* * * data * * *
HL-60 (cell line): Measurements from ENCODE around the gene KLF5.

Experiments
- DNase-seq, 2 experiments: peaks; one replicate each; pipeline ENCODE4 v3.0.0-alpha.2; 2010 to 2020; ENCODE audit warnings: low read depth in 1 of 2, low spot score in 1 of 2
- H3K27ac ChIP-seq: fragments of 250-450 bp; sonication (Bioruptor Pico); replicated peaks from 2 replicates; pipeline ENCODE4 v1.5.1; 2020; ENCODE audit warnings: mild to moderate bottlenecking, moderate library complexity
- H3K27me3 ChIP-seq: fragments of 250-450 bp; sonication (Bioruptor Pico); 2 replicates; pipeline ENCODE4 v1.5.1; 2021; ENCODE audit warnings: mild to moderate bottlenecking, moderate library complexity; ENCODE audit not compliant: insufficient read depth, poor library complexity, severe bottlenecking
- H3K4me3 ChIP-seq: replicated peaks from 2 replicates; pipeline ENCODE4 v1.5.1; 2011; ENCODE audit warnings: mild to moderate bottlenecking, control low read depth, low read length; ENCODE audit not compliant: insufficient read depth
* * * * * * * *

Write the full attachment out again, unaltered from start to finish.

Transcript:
HL-60 (cell line): Measurements from ENCODE around the gene KLF5.

Experiments
- DNase-seq, 2 experiments: peaks; one replicate each; pipeline ENCODE4 v3.0.0-alpha.2; 2010 to 2020; ENCODE audit warnings: low read depth in 1 of 2, low spot score in 1 of 2
- H3K27ac ChIP-seq: fragments of 250-450 bp; sonication (Bioruptor Pico); replicated peaks from 2 replicates; pipeline ENCODE4 v1.5.1; 2020; ENCODE audit warnings: mild to moderate bottlenecking, moderate library complexity
- H3K27me3 ChIP-seq: fragments of 250-450 bp; sonication (Bioruptor Pico); 2 replicates; pipeline ENCODE4 v1.5.1; 2021; ENCODE audit warnings: mild to moderate bottlenecking, moderate library complexity; ENCODE audit not compliant: insufficient read depth, poor library complexity, severe bottlenecking
- H3K4me3 ChIP-seq: replicated peaks from 2 replicates; pipeline ENCODE4 v1.5.1; 2011; ENCODE audit warnings: mild to moderate bottlenecking, control low read depth, low read length; ENCODE audit not compliant: insufficient read depth